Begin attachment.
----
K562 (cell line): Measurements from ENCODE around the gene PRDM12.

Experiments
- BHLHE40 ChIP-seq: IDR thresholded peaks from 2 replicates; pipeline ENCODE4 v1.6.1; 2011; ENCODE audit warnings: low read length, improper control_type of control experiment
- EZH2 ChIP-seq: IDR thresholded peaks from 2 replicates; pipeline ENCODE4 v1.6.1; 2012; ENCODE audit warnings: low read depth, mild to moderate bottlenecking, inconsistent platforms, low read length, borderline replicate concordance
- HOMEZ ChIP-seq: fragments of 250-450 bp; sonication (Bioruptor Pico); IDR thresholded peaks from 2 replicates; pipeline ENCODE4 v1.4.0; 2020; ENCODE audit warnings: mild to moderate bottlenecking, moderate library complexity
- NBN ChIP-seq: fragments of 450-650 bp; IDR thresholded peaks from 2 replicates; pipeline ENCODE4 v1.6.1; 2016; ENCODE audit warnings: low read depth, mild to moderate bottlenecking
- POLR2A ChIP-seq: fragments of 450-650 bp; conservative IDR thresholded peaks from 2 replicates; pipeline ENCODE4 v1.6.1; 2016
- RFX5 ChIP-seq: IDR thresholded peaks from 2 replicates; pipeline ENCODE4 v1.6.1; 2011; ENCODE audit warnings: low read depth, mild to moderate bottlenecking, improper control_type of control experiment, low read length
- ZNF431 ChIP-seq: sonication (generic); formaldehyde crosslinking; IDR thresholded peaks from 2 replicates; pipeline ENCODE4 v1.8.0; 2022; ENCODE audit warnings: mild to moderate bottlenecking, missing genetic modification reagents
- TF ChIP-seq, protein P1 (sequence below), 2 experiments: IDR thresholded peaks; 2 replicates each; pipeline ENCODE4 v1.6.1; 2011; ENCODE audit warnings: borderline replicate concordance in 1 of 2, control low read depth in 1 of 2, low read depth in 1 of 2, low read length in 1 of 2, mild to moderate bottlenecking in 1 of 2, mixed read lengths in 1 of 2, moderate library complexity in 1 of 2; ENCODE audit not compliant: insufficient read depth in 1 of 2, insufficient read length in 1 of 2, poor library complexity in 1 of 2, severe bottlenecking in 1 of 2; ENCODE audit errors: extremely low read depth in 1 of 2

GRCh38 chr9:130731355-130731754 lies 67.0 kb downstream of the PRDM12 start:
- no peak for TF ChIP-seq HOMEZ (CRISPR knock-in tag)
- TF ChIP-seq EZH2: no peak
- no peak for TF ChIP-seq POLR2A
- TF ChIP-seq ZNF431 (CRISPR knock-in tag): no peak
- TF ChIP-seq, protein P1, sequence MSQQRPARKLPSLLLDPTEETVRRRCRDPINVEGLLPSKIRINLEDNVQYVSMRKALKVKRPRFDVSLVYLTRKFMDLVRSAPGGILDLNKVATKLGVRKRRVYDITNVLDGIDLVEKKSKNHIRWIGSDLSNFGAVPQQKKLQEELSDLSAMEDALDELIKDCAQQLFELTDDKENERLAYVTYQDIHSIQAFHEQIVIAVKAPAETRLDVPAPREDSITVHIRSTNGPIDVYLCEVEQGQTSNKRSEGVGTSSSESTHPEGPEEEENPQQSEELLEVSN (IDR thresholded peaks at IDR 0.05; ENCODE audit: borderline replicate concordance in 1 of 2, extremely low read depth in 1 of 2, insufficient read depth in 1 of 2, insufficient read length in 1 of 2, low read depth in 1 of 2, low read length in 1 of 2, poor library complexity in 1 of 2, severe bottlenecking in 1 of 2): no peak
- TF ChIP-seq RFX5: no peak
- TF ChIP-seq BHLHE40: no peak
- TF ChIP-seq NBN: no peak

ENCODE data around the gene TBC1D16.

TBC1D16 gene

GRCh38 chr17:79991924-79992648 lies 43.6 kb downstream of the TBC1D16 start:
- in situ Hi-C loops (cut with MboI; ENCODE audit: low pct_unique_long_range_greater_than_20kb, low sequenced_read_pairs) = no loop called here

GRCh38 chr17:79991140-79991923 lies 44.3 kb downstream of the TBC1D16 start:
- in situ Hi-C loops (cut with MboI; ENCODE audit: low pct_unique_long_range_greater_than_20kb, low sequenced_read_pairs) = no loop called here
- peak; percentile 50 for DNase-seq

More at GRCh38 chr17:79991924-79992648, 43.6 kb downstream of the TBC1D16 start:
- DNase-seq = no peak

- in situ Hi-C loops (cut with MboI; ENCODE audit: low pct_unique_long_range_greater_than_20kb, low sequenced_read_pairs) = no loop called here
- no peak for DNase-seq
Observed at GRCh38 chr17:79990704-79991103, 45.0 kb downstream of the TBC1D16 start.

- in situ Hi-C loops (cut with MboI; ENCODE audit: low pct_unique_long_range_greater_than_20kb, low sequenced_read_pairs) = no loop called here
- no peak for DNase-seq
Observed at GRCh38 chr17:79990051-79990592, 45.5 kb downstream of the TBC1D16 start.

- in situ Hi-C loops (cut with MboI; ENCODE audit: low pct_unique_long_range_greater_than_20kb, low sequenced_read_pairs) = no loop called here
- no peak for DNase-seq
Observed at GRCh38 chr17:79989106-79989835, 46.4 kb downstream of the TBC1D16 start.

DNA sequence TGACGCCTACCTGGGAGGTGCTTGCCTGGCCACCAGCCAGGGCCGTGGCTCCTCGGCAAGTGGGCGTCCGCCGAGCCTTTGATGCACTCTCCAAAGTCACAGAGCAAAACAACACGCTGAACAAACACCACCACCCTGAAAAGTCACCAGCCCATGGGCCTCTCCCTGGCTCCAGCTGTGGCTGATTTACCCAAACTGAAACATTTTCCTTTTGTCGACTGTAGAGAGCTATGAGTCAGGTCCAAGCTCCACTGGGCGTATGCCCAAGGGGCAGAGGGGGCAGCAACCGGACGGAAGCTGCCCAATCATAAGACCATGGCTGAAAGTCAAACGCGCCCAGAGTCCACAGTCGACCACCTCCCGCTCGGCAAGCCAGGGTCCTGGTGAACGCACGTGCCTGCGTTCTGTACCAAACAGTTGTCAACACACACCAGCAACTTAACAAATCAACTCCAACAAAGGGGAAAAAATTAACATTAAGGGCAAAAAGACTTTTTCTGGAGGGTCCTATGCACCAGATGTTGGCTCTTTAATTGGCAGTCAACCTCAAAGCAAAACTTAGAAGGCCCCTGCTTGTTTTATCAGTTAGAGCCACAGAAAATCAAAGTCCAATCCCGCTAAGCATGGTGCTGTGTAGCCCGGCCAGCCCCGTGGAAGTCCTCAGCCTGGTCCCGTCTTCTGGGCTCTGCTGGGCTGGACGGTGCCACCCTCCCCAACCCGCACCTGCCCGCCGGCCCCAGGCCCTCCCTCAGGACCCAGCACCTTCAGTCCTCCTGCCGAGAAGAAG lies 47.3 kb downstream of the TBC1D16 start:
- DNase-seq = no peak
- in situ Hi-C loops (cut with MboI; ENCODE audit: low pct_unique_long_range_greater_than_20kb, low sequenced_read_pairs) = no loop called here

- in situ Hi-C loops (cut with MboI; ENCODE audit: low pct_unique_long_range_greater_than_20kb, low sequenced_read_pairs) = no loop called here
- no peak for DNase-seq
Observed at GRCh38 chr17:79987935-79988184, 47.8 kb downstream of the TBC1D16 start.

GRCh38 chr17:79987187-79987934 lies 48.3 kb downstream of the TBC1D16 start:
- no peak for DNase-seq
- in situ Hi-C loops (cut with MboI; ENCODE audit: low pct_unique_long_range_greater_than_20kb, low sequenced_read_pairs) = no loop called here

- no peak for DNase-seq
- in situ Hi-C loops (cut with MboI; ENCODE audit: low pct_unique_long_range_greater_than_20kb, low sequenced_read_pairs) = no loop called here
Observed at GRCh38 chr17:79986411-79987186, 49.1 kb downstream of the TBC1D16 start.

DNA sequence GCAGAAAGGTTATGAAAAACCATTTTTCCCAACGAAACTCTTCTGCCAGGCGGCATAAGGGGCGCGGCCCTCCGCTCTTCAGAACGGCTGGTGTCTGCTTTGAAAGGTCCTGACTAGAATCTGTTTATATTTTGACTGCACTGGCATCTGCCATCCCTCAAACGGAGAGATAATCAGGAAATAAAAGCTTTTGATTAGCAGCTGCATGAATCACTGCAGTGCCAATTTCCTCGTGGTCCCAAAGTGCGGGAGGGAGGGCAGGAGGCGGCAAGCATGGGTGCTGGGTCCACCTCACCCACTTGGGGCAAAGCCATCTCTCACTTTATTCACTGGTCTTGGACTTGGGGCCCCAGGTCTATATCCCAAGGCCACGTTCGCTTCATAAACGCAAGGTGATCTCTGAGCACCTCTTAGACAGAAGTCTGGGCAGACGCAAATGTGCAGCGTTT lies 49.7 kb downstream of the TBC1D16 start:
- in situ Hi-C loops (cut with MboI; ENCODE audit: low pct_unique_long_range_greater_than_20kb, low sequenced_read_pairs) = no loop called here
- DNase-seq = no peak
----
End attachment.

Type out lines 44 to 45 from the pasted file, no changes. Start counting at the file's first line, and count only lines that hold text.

GRCh38 chr17:79987187-79987934 lies 48.3 kb downstream of the TBC1D16 start:
- no peak for DNase-seq